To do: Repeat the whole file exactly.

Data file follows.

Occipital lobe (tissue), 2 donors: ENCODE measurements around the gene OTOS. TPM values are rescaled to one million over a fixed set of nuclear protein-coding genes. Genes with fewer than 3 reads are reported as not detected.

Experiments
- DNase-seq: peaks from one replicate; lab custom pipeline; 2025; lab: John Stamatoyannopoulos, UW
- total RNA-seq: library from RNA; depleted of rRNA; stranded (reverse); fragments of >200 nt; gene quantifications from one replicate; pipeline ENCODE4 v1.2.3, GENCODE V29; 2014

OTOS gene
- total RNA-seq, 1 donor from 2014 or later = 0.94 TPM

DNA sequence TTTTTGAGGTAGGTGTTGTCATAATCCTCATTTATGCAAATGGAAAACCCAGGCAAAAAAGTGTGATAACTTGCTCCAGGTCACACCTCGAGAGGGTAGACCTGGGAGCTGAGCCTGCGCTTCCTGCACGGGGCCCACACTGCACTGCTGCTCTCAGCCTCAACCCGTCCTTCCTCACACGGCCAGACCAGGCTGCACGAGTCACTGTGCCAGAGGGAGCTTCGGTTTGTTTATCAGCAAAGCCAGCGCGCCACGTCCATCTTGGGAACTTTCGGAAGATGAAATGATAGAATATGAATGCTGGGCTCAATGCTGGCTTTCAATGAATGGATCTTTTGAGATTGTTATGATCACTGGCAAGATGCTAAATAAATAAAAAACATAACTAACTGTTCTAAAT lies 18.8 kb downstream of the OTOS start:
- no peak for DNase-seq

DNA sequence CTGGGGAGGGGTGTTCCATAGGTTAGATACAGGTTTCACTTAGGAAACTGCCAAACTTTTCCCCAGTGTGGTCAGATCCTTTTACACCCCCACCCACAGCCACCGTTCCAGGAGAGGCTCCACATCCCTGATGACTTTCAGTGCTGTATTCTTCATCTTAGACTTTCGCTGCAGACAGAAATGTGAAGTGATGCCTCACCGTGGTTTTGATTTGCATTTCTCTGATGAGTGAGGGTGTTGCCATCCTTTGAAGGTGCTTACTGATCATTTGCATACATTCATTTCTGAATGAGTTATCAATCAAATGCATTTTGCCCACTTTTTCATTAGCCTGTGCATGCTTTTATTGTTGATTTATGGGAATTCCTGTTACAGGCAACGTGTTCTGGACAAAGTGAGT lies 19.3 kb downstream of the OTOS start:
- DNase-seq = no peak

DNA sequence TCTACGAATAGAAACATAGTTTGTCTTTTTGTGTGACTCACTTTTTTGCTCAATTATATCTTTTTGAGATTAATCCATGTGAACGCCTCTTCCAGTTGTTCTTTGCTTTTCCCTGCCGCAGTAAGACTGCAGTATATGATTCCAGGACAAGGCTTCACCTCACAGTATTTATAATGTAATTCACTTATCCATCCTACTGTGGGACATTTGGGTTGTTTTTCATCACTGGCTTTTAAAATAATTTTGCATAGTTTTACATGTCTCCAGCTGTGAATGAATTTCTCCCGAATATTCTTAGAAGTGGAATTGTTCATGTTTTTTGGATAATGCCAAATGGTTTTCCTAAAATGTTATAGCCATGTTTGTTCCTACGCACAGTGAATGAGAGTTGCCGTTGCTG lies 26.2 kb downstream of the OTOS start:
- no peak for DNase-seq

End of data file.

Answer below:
Occipital lobe (tissue), 2 donors: ENCODE measurements around the gene OTOS. TPM values are rescaled to one million over a fixed set of nuclear protein-coding genes. Genes with fewer than 3 reads are reported as not detected.

Experiments
- DNase-seq: peaks from one replicate; lab custom pipeline; 2025; lab: John Stamatoyannopoulos, UW
- total RNA-seq: library from RNA; depleted of rRNA; stranded (reverse); fragments of >200 nt; gene quantifications from one replicate; pipeline ENCODE4 v1.2.3, GENCODE V29; 2014

OTOS gene
- total RNA-seq, 1 donor from 2014 or later = 0.94 TPM

DNA sequence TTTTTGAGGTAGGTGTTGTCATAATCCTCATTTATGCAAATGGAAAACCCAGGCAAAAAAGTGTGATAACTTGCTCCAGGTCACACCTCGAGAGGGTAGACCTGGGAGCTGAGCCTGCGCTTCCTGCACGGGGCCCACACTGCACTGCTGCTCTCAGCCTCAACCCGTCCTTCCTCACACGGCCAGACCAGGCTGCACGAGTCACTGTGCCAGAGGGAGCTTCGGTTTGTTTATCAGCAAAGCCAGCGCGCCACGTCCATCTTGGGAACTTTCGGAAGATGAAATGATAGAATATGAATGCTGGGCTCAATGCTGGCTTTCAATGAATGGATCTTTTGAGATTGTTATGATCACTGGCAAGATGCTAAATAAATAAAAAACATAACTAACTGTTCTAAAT lies 18.8 kb downstream of the OTOS start:
- no peak for DNase-seq

DNA sequence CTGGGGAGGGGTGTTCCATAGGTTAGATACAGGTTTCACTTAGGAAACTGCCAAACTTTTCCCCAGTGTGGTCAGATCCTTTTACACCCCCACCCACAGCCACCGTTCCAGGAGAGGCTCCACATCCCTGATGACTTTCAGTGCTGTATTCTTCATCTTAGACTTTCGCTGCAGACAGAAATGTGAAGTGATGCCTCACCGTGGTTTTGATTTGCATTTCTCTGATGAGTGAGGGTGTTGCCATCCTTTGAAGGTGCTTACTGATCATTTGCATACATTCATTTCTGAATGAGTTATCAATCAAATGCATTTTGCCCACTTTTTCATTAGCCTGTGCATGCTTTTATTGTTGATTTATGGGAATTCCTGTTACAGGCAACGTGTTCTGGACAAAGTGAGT lies 19.3 kb downstream of the OTOS start:
- DNase-seq = no peak

DNA sequence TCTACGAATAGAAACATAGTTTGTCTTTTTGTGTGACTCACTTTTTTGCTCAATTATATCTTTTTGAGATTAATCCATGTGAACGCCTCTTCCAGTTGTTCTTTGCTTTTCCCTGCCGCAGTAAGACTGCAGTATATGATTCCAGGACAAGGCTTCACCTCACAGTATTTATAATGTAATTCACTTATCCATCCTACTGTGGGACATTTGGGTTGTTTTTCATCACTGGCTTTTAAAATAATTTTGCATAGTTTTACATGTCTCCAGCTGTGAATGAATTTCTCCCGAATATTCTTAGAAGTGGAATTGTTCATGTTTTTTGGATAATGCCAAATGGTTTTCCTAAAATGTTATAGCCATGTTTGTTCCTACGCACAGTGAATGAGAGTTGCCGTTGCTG lies 26.2 kb downstream of the OTOS start:
- no peak for DNase-seq